DDoS attacks continue to grow in frequency, intensity and sophistication. However, the delivery method–using infected botnets and vulnerable servers to perform these attacks–remains the same. That said, we are seeing some new attack threats on the horizon in IoT and 5G. Read on to learn more.
Although DDoS weapons are globally distributed, you can find the highest concentration where internet-connected populations are denser.
Our research found the following to be the top seven countries hosting DDoS weapons:
We tend to see the same countries competing for top spots in that list, though their position fluctuates. For example, in our Q4 2018 State of DDoS Weapons report, the top three were China, USA and Italy.
In our research from Q2 2019, we also found certain companies and government operators allowed large numbers of DDoS weapons (belonging to their users) to remain connected to their networks.
This allowed those users to carry out attacks on other networks and computers. Here are the top-five organizations allowing this to happen:
Mobile carriers are also hosting DDoS weapons. The top-five carriers according to our research included:
According to the data, these are the top companies hosting DDoS botnet agents used to perform attacks:
DDoS-for-hire bot herders scan and probe the internet for the following:
According to our latest research, the top TCP port searches include:
Top reflector searches include UDP port numbers:
As we’ve written in the past, IoT devices and DDoS attacks are a perfect match.
With the explosion of the Internet of Things (growing at a rate of 127 connected devices per second and accelerating), attackers target vulnerable connected devices and have even begun to develop new strains of malware just for IoT.
In our latest research, we highlighted the top-three IoT binary dropped by malware families–two of the three belong to Mirai.
And the top-five countries hosting malware droppers include:
A new threat has emerged due to industry-wide adoption of technology with weak security: the UDP implementation of the Constrained Application Protocol (CoAP).
This has enabled millions of IoT devices to become weaponized as reflected amplification canons.
This machine-to-machine (M2M) management protocol is deployed on IoT devices supporting applications such as smart energy and building automation.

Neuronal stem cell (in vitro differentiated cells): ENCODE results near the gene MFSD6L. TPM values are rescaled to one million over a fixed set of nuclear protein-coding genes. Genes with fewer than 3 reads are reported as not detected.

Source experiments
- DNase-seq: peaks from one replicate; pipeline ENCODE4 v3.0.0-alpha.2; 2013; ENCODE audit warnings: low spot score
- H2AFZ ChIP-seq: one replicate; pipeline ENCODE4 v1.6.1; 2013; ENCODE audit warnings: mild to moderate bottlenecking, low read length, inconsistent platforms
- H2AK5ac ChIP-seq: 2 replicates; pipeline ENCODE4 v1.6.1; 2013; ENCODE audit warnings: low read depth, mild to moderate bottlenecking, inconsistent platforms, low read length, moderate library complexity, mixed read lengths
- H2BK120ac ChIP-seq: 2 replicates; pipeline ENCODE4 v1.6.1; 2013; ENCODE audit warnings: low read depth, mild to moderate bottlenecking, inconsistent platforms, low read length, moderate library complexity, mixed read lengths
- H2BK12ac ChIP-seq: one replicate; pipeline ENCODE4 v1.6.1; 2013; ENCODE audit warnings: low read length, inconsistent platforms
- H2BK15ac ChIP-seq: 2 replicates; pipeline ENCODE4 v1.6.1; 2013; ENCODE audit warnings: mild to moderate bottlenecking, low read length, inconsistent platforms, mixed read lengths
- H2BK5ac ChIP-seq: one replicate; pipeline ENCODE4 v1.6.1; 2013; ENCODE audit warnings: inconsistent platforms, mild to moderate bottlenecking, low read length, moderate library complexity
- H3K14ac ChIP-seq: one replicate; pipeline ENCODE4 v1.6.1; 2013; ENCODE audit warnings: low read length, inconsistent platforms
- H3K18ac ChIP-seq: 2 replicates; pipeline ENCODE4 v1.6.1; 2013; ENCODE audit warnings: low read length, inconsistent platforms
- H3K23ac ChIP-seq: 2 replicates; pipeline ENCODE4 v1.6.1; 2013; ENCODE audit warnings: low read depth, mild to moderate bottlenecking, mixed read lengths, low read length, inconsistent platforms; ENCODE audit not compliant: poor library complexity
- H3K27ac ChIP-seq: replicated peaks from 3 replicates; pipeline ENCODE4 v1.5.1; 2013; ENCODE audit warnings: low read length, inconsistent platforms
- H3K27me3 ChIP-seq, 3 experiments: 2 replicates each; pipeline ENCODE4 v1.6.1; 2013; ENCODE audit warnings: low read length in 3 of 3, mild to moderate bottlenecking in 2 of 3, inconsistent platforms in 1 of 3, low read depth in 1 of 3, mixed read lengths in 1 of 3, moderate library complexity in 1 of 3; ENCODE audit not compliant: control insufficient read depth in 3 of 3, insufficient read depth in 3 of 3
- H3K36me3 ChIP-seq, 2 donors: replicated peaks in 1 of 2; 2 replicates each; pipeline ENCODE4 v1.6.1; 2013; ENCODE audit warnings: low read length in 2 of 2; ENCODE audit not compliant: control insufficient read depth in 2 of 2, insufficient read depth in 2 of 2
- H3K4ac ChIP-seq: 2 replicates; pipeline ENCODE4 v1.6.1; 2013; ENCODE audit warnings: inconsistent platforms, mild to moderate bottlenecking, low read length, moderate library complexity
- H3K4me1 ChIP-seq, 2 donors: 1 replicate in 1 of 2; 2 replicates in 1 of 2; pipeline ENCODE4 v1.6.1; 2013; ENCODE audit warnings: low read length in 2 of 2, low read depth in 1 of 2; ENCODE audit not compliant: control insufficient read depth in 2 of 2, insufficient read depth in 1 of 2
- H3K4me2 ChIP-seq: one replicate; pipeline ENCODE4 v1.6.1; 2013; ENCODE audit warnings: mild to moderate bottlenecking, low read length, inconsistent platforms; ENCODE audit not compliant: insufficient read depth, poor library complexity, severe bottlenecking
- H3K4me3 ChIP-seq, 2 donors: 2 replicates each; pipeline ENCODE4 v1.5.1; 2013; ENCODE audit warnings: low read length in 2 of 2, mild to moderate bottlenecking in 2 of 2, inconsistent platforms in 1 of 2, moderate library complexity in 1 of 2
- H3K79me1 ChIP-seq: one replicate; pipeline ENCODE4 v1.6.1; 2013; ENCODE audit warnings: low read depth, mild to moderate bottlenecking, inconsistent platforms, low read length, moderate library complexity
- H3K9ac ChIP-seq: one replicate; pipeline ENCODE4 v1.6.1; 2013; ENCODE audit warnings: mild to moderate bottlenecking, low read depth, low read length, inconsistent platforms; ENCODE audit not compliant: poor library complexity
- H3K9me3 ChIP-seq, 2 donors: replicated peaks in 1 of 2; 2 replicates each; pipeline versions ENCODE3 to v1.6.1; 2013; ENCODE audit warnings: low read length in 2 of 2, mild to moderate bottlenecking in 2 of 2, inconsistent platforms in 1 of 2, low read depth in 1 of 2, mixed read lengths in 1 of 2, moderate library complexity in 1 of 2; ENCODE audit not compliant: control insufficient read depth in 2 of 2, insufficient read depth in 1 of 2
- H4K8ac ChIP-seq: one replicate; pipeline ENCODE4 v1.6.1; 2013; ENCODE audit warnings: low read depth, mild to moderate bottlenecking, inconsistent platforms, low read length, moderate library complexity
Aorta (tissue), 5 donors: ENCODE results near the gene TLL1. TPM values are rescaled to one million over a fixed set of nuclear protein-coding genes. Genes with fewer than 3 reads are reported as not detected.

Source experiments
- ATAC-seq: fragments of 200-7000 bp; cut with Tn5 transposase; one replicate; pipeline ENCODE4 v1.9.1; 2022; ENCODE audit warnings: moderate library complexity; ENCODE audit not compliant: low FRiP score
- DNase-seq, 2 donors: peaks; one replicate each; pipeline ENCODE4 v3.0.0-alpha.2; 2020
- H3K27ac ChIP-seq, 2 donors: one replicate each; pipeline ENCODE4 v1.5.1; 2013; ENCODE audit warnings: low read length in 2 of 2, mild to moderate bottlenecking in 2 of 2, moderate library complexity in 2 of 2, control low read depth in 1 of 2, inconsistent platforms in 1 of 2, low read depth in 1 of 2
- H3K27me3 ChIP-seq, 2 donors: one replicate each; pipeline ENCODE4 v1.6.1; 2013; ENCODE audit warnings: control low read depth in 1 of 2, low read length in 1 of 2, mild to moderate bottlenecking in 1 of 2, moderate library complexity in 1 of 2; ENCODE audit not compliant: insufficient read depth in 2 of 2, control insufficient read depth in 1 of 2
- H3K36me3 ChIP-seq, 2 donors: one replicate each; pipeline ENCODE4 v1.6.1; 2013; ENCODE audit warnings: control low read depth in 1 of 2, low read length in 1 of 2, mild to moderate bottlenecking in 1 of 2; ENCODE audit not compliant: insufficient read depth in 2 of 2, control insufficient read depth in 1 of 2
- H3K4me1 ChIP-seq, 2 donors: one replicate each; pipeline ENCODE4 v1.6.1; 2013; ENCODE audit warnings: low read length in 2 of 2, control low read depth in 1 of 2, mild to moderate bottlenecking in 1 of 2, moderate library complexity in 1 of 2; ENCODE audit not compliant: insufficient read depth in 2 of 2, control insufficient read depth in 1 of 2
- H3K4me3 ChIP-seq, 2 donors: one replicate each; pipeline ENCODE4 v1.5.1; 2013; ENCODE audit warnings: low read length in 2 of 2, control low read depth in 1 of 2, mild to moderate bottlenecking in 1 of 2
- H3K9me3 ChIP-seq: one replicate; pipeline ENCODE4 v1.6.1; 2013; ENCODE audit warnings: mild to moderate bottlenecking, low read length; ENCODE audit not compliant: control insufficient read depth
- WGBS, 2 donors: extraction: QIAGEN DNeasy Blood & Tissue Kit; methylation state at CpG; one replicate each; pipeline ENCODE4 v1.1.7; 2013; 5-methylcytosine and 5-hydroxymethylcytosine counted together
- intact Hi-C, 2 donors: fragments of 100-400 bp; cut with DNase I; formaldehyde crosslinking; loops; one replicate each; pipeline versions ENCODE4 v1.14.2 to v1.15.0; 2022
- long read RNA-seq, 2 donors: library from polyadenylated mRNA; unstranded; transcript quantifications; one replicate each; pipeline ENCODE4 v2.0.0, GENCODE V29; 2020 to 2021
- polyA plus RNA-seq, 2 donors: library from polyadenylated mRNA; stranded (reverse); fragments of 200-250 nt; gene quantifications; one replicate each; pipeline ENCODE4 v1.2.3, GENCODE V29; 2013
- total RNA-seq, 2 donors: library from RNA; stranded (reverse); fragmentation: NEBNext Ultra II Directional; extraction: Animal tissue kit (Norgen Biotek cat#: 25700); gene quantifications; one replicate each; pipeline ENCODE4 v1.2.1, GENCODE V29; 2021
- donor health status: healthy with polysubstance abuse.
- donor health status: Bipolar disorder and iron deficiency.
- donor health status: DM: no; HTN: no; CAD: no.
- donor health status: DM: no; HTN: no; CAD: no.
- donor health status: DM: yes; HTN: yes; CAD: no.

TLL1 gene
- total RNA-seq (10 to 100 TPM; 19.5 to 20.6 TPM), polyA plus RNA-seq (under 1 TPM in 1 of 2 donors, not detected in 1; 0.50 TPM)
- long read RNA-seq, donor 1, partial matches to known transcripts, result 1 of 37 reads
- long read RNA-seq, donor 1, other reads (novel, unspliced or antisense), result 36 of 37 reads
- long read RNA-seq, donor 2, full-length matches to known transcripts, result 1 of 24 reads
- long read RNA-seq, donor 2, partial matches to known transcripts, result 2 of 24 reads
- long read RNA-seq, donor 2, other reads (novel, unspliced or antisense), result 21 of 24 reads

CoAP is a protocol implemented for both TCP and UDP and does not require authentication to reply with a large response to a small request.
Here’s a visual snapshot of the data we’ve collected on this new threat:
5G will enable new IoT applications and use cases. It will also increase the DDoS weaponry available to attackers.
Ericsson recently predicted that the number of IoT devices with cellular connection will reach 4.1 billion by 2024.
These devices will not only increase in number, but also in speed. 5G, with its higher data speeds and lower network latency, will be the primary driver behind this rapid expansion.
Amplified reflection attacks exploit the connectionless nature of the UDP protocol with spoofed requests to misconfigured open servers on the internet.
Attackers send volumes of small requests with the spoofed victim’s IP address to exposed servers, which are targeted because they’re configured with services that can amplify the attack.
These attacks have resulted in record-breaking volumetric attacks, such as the 1.3 Tbps Memcached-based GitHub attack in 2018, and account for the majority of DDoS attacks.
Every quarter, the findings of our DDoS attack research point to one thing: the need for increased security. DDoS attacks are not going away, and it’s time for organizations to match their attackers’ sophistication with a stronger defense, especially new technology like IoT and 5G gains momentum.
We update this report on a quarterly basis. For more information on the latest state of DDoS weaponry, download the “State of DDoS Weapons” report by A10 Networks.